SSDI Family Benefits
If you are recently disabled and applying for Social Security Disability Insurance (SSDI), you may not be aware that benefits from the Social Security Administration may be available not only to you but also to others in your family who depend on you for financial support. While special criteria and limitations apply, your family could potentially be eligible for hundreds of dollars in extra benefits to support them during your time of disability. If you are a principal disability applicant, or a dependent family member of an individual who has recently become disabled, it is important that you take the time to research and evaluate these additional benefits options. At Kantrovitz & Associates, P.C., our experienced Social Security lawyers have years of experience guiding residents of Massachusetts through the process of applying for benefits. We can help you determine whether your family members may be eligible for SSDI as well.Qualifying for Family Benefits
Family benefits, which are sometimes also referred to as auxiliary benefits, may be available to certain groups of dependent family members, including child dependents of SSDI recipients, spouses, and even certain parents of disabled children. Generally, the primary requirement for eligibility is that the family member is dependent on the disabled individual for financial support. However, certain age and marital requirements do apply, so it is important to carefully review the eligibility factors for any applicable groups before seeking family benefits.
Calculating family benefits for a dependent family member can be tricky. Each individual family member may be entitled to receive anywhere from 50% to 100% of the full amount received by the principal disability recipient. However, there is an overall limit on the benefits that individuals in a family can receive, known as the maximum family benefit. This maximum family benefit means that a family cannot accrue unlimited disability payments through the applications of numerous family members. Instead, in total, each family is allowed only a certain amount of family benefits.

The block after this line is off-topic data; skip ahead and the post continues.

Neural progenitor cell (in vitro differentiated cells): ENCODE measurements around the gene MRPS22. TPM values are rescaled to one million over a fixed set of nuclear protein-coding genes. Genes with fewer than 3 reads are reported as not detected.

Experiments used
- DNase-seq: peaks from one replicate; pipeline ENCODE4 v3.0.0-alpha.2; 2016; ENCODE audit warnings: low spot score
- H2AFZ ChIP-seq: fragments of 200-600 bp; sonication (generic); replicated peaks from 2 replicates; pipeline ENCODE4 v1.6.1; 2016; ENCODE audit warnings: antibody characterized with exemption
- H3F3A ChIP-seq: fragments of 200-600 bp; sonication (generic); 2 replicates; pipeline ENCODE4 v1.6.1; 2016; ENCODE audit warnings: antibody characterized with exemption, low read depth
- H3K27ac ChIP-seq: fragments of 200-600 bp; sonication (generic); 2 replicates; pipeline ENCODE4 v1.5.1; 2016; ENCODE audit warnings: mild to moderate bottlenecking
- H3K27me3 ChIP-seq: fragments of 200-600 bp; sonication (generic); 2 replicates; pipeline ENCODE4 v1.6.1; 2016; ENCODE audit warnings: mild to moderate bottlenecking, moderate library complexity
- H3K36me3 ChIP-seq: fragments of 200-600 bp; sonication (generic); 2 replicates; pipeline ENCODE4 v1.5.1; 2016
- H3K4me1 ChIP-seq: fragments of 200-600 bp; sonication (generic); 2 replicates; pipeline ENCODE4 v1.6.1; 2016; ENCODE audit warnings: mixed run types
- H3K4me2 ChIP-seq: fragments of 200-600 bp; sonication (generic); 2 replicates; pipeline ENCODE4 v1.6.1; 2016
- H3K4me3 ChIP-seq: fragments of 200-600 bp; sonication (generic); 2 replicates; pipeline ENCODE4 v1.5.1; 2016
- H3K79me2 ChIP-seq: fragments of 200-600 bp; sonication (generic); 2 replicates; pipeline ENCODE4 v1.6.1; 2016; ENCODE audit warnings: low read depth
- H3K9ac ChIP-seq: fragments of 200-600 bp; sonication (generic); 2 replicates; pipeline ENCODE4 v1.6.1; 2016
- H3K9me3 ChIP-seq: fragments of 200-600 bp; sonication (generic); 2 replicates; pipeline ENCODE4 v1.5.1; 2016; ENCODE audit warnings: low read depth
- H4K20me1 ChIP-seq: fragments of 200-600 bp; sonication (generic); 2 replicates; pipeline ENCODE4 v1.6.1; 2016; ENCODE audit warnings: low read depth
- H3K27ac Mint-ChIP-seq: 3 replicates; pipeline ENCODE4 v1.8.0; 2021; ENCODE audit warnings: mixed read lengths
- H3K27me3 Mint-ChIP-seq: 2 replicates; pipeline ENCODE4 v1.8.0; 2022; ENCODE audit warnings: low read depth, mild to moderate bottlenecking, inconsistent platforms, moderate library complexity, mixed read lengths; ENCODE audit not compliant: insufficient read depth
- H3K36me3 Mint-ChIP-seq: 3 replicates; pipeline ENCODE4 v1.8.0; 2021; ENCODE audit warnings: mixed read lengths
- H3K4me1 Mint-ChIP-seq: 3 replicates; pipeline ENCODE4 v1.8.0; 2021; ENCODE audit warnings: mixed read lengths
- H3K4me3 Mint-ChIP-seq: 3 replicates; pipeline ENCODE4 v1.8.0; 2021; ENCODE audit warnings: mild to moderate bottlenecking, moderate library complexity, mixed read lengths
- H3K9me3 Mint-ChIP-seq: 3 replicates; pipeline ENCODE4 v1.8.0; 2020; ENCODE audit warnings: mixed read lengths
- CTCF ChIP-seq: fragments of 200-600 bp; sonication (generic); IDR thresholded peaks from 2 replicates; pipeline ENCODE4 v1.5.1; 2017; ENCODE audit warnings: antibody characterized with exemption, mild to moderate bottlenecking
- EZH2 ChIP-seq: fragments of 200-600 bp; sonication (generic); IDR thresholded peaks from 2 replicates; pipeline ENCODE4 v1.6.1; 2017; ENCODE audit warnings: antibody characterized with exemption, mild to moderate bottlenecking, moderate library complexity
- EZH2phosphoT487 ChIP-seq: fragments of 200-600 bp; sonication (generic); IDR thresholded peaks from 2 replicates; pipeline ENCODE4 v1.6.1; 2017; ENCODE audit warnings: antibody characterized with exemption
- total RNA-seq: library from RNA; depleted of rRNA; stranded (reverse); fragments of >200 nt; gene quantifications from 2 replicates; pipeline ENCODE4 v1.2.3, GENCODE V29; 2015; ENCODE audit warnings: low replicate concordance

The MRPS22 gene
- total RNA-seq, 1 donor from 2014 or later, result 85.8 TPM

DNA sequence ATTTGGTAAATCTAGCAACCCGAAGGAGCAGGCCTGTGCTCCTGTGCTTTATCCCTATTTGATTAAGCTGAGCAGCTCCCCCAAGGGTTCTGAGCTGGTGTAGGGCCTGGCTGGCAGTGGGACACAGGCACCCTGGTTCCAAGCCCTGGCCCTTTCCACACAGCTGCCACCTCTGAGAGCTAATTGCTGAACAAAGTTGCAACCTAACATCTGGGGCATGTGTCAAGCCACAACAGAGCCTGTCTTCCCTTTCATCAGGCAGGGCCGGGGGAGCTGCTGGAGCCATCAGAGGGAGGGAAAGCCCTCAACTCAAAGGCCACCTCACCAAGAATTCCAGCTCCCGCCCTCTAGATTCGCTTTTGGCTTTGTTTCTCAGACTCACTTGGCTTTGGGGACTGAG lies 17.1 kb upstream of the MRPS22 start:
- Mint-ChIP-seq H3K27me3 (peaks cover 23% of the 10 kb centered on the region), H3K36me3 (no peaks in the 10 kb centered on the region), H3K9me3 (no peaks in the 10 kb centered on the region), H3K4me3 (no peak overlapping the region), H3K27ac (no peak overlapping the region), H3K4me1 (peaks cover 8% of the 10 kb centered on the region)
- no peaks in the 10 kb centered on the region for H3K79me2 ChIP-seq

The maximum family benefit is generally between 150% and 180% of the amount being received by the principal disability recipient, including the principal’s benefits. If the recipient is currently receiving $1,000 per month in benefits, therefore, the maximum family benefit would likely range between $1,500 and $1,800 per month. There is no fixed amount of maximum family benefits. Instead, the number is calculated based on the principal recipient’s award of benefits, the type of family member seeking benefits, and the number of overall eligible family members.
The SSA imposes three additional rules that dictate the maximum family benefit allowed. First, the maximum cannot be more than 85% of the principal recipient’s average indexed monthly earnings. Second, it cannot be less than the amount that the principal recipient is receiving himself or herself. Third, it cannot exceed 150% of the principal recipient’s benefits, excluding the principal’s own benefits.
Finally, it is important to note that the amount that family members receive, or the maximum family benefit calculated, will not affect the amount received by the principal disability recipient. The principal’s benefits will never be reduced.Discuss Your SSDI Claim with a Knowledgeable Massachusetts Lawyer
The process of asserting your right to government benefits may be long and complex. Disabled individuals in Massachusetts who are seeking to establish their SSDI eligibility may benefit from the assistance of an experienced attorney. At the Boston firm of Kantrovitz & Associates, we serve people from throughout Middlesex, Suffolk, Essex, Norfolk, and Plymouth Counties, as well as the Merrimack River area. To set up a free consultation about your benefits application, call us at 800-367-0871 or contact us online.